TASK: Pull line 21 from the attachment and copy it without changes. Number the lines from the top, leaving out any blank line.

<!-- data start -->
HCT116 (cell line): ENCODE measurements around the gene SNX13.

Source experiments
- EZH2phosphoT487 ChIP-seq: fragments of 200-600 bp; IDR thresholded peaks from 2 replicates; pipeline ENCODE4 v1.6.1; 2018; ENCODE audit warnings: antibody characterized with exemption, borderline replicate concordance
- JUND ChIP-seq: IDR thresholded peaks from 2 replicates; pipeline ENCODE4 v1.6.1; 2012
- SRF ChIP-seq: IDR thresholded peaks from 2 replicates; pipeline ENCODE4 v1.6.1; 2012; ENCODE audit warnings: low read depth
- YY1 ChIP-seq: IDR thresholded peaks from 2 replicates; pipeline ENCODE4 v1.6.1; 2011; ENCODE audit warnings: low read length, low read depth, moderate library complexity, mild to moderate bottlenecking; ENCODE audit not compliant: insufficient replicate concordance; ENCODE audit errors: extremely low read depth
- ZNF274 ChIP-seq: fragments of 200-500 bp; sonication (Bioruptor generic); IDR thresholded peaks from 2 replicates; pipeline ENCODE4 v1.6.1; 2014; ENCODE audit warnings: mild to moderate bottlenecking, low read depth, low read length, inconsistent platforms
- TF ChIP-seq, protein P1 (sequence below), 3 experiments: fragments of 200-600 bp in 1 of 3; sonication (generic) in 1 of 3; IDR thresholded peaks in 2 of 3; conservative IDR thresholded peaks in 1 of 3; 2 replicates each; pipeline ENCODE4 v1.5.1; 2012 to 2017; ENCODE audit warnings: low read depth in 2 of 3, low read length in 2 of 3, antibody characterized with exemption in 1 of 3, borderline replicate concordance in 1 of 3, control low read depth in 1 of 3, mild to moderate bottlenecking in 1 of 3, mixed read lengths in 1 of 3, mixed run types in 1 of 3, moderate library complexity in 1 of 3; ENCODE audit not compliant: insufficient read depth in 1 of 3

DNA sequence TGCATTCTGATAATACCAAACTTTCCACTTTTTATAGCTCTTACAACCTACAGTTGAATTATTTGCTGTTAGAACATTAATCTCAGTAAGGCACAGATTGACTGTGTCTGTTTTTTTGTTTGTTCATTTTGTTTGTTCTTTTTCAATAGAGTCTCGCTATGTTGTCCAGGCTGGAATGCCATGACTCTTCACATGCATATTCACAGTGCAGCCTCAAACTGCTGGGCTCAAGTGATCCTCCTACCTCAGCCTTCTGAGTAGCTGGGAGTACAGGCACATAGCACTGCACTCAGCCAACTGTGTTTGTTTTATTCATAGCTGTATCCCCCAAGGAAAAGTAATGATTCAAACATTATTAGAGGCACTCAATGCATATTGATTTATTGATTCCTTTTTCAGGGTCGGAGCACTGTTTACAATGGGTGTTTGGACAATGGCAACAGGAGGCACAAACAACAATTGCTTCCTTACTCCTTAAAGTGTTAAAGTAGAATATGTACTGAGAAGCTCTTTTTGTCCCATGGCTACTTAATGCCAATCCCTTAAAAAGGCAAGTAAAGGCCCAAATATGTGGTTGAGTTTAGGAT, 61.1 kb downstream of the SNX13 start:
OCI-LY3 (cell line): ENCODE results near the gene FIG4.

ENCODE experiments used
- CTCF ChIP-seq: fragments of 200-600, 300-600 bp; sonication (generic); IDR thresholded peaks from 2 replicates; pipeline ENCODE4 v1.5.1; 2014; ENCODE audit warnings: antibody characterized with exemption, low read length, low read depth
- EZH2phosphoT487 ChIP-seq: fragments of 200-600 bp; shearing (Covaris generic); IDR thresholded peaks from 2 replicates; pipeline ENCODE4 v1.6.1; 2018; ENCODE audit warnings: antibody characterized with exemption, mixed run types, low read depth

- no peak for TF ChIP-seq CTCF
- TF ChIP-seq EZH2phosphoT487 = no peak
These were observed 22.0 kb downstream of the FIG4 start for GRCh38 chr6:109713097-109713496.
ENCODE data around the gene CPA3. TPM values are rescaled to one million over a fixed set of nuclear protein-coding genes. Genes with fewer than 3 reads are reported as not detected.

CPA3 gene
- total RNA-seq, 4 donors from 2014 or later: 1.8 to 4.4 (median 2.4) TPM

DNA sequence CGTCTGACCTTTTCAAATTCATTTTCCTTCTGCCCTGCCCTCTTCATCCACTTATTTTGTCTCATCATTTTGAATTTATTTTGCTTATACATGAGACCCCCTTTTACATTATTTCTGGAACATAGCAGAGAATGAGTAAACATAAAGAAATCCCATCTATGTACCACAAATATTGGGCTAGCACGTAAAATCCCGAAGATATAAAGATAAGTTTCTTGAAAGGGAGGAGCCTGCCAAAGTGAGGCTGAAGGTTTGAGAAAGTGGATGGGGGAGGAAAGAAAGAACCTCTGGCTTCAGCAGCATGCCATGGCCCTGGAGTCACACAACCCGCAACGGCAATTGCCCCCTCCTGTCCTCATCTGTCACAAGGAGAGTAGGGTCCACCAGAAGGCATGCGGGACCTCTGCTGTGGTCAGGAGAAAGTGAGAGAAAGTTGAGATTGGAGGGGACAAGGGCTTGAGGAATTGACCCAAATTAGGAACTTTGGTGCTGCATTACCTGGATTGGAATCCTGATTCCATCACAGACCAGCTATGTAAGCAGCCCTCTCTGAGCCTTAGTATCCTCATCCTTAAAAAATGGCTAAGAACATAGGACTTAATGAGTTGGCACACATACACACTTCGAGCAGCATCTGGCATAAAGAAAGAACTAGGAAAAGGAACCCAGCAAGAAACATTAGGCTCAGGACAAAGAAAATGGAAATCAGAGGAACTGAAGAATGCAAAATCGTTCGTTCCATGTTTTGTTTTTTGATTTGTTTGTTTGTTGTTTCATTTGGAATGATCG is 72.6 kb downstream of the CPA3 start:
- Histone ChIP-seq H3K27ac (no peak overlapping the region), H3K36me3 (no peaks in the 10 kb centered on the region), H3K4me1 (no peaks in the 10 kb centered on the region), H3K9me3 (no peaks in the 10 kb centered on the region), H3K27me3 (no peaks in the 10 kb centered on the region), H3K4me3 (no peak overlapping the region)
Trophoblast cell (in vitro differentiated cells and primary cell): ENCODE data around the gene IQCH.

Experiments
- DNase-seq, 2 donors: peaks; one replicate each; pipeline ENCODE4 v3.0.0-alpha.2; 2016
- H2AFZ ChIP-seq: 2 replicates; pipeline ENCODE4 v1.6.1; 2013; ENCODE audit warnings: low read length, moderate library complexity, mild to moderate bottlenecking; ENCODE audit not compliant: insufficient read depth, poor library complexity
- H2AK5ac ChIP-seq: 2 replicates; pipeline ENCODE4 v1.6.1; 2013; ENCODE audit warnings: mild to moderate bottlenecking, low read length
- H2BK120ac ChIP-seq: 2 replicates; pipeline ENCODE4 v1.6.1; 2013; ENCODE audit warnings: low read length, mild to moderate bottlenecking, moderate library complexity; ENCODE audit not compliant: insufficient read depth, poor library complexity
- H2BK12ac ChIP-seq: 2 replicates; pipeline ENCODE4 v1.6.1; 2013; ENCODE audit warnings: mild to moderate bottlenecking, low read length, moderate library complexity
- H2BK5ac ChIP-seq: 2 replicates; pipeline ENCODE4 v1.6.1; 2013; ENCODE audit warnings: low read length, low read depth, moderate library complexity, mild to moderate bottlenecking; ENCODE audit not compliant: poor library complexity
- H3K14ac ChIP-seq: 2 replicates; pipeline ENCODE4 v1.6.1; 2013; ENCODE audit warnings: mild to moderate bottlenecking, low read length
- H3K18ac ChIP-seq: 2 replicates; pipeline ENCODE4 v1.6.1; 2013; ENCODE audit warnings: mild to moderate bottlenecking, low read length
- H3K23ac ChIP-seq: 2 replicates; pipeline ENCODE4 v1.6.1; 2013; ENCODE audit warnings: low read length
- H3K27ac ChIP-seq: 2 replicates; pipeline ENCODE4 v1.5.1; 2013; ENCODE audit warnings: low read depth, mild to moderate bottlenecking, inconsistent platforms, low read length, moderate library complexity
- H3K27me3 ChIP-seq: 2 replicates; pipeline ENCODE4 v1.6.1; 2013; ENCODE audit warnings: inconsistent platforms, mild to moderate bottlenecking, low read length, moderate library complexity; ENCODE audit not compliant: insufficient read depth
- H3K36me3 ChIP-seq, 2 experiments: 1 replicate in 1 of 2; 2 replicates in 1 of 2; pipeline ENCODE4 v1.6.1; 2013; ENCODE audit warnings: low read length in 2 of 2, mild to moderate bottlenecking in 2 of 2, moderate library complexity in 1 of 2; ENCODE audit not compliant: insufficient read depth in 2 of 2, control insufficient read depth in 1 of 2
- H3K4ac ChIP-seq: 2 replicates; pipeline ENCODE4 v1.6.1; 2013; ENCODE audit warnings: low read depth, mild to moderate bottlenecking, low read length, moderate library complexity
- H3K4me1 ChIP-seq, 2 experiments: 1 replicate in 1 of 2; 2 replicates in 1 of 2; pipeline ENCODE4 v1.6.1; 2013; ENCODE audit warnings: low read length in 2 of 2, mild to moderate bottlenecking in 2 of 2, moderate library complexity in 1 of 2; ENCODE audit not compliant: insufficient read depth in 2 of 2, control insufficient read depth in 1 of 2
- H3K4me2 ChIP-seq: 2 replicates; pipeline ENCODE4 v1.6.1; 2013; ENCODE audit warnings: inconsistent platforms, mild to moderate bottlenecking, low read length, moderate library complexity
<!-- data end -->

- Histone ChIP-seq H3K27ac (no peak overlapping the region), H3K36me3 (no peaks in the 10 kb centered on the region), H3K4me1 (no peaks in the 10 kb centered on the region), H3K9me3 (no peaks in the 10 kb centered on the region), H3K27me3 (no peaks in the 10 kb centered on the region), H3K4me3 (no peak overlapping the region)